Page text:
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511: America's Traveler Information Telephone Number

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What Is It?


The public and private sectors across the country have invested millions of dollars in Intelligent Transportation Systems (ITS) as a means of enhancing mobility, improving safety, and speeding freight to its destination.

A great deal of information is collected via ITS. Providing access to traffic information via one nationwide, three-digit telephone number is a means to make the most of that investment. That is, to get that information to the driver and shipper by this country's most common means of communication – the telephone.

One easy-to-remember number, regardless of the traveler's location, gives travelers' choices - choice of time, choice of mode of transportation, choice of route – which save lives, time and money.

On March 8, 1999, The U.S. Department of Transportation (USDOT) petitioned the Federal Communications Commission (FCC) to designate a nationwide three-digit telephone number for traveler information. This petition was formally supported by 17 State DOTs, 32 transit operators, and 23 Metropolitan Planning Organizations and local agencies. On July 21, 2000 the Federal Communications Commission designated "511" as the single traffic information telephone number to be made available to states and local jurisdictions across the country.

The FCC ruling leaves nearly all implementation issues and schedules to state and local agencies and telecommunications carriers. There are no Federal requirements and no mandated way to pay for 511; however, USDOT and FCC expect to see some type of nationwide deployment. In 2005, the FCC will review progress in implementing 511.

While the flexibility provided in the FCC ruling is highly desirable, it also presents a challenge. There is a great deal of interest in using 511 throughout the U.S. It is expected that there will be multiple requests for 511, at least in some parts of the U.S., from DOTs, transit agencies, regional and local transportation agencies, as well as private service providers who will offer to implement 511 services for some sort of compensation. If not thoughtfully planned, 511 services could devolve into an inconsistent set of services widely varying in type, quality and cost.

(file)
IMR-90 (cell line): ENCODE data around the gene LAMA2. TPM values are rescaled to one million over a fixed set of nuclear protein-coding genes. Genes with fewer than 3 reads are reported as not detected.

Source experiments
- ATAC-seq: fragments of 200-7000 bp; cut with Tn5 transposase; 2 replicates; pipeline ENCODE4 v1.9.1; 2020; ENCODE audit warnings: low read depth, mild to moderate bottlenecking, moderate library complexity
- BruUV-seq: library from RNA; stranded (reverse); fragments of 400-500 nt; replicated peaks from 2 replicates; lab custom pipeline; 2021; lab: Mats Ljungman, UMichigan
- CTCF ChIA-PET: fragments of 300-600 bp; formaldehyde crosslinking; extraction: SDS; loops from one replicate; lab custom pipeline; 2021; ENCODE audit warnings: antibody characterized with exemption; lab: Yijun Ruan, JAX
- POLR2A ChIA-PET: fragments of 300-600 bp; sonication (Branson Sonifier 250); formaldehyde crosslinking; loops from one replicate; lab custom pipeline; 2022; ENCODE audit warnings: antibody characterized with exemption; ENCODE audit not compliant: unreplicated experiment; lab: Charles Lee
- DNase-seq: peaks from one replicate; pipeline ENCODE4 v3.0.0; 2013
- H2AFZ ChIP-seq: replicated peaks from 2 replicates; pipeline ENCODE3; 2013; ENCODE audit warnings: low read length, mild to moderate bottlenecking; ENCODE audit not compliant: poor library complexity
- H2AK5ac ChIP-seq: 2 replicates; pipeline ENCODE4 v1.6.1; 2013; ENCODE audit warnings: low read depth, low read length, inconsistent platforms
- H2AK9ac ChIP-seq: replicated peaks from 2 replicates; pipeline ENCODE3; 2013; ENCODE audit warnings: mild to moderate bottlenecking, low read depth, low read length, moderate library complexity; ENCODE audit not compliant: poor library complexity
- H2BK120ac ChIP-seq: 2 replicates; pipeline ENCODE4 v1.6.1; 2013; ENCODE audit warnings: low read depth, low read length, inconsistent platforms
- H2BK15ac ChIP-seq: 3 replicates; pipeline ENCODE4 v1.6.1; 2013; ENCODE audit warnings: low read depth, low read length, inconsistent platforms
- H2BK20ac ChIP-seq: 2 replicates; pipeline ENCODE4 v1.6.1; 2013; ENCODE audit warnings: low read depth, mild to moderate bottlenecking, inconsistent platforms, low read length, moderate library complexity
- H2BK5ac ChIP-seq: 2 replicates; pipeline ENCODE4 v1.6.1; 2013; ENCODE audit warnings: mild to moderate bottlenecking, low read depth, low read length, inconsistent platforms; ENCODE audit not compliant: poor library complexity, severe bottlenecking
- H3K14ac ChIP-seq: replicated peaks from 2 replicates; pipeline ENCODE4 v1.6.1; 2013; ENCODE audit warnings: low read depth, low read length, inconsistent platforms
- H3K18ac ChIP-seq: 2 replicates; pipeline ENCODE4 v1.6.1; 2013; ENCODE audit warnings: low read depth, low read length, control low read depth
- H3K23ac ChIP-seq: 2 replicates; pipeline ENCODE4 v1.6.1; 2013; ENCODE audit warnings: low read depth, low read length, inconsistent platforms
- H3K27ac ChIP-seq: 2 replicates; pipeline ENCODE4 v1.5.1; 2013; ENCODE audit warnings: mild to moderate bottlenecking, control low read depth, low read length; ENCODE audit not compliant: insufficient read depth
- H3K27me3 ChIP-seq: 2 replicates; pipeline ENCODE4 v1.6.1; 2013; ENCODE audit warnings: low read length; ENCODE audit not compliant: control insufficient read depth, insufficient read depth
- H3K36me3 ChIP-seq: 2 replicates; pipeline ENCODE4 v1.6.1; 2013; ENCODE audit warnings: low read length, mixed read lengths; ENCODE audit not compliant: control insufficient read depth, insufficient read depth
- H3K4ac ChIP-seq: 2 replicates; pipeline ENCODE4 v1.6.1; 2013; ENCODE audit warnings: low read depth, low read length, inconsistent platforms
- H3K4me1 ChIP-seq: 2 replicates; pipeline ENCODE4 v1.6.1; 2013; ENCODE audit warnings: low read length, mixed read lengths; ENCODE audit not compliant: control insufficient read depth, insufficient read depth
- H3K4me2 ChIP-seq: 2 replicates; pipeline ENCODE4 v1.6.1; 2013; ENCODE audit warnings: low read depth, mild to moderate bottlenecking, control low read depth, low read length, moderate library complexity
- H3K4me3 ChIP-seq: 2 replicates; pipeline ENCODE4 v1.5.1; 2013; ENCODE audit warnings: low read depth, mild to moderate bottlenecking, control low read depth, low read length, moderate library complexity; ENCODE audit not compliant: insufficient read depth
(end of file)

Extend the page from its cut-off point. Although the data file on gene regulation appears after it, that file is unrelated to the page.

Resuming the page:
Summary/Key Points

511 Deployment Coalition

Mindful of both the opportunity and challenge 511 presents, the American Association of State Highway and Transportation Officials (AASHTO), in conjunction with many other organizations including the American Public Transportation Association (APTA) and the Intelligent Transportation Society of America (ITS America), with support from the U.S. Department of Transportation, has established a 511 Deployment Coalition.

The goal of the 511 Deployment Coalition is "the timely establishment of a national 511 traveler information service that is sustainable and provides value to users." The intent is to implement 511 nationally using a bottom up approach facilitated by information sharing and a cooperative dialogue through the national associations represented on the Policy Committee, the governing body of the program. The mission of the Policy Committee is to provide guidance on how to achieve this goal.

A Working Group of practitioners has been formed to support the Policy Committee. The Working Group has identified three major issues that need to be addressed by the Policy Committee:

  1. Content: Should there be some minimal level of content and quality of that content?
  2. Consistency: To what extent should there be some level of consistency among 511 services throughout the U.S.?
  3. Cost: Should 511 be free to the end user? If so, how should 511 be financed?

Summary/Key Points

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